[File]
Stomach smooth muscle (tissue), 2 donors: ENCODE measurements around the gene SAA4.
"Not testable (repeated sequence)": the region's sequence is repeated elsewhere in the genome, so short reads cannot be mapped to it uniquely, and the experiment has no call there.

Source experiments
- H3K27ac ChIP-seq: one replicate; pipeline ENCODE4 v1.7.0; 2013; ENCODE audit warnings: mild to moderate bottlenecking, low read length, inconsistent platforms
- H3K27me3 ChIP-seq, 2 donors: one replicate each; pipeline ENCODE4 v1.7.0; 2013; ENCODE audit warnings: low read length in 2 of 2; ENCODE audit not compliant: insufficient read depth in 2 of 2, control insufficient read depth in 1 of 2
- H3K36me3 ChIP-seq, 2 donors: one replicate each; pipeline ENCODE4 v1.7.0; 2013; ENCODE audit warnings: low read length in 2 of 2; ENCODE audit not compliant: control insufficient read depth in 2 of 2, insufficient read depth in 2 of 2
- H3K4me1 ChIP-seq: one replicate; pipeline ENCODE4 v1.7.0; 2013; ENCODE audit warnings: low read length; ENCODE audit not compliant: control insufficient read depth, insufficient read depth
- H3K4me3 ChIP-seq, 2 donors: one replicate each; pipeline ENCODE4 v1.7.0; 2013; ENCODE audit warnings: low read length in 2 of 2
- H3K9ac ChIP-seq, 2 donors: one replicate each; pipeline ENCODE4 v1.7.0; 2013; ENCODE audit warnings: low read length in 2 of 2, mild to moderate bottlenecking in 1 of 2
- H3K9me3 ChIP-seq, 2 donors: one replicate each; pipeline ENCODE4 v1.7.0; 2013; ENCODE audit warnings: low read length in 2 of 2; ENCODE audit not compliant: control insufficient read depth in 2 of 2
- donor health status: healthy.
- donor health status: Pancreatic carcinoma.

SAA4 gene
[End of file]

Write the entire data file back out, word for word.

Stomach smooth muscle (tissue), 2 donors: ENCODE measurements around the gene SAA4.
"Not testable (repeated sequence)": the region's sequence is repeated elsewhere in the genome, so short reads cannot be mapped to it uniquely, and the experiment has no call there.

Source experiments
- H3K27ac ChIP-seq: one replicate; pipeline ENCODE4 v1.7.0; 2013; ENCODE audit warnings: mild to moderate bottlenecking, low read length, inconsistent platforms
- H3K27me3 ChIP-seq, 2 donors: one replicate each; pipeline ENCODE4 v1.7.0; 2013; ENCODE audit warnings: low read length in 2 of 2; ENCODE audit not compliant: insufficient read depth in 2 of 2, control insufficient read depth in 1 of 2
- H3K36me3 ChIP-seq, 2 donors: one replicate each; pipeline ENCODE4 v1.7.0; 2013; ENCODE audit warnings: low read length in 2 of 2; ENCODE audit not compliant: control insufficient read depth in 2 of 2, insufficient read depth in 2 of 2
- H3K4me1 ChIP-seq: one replicate; pipeline ENCODE4 v1.7.0; 2013; ENCODE audit warnings: low read length; ENCODE audit not compliant: control insufficient read depth, insufficient read depth
- H3K4me3 ChIP-seq, 2 donors: one replicate each; pipeline ENCODE4 v1.7.0; 2013; ENCODE audit warnings: low read length in 2 of 2
- H3K9ac ChIP-seq, 2 donors: one replicate each; pipeline ENCODE4 v1.7.0; 2013; ENCODE audit warnings: low read length in 2 of 2, mild to moderate bottlenecking in 1 of 2
- H3K9me3 ChIP-seq, 2 donors: one replicate each; pipeline ENCODE4 v1.7.0; 2013; ENCODE audit warnings: low read length in 2 of 2; ENCODE audit not compliant: control insufficient read depth in 2 of 2
- donor health status: healthy.
- donor health status: Pancreatic carcinoma.

SAA4 gene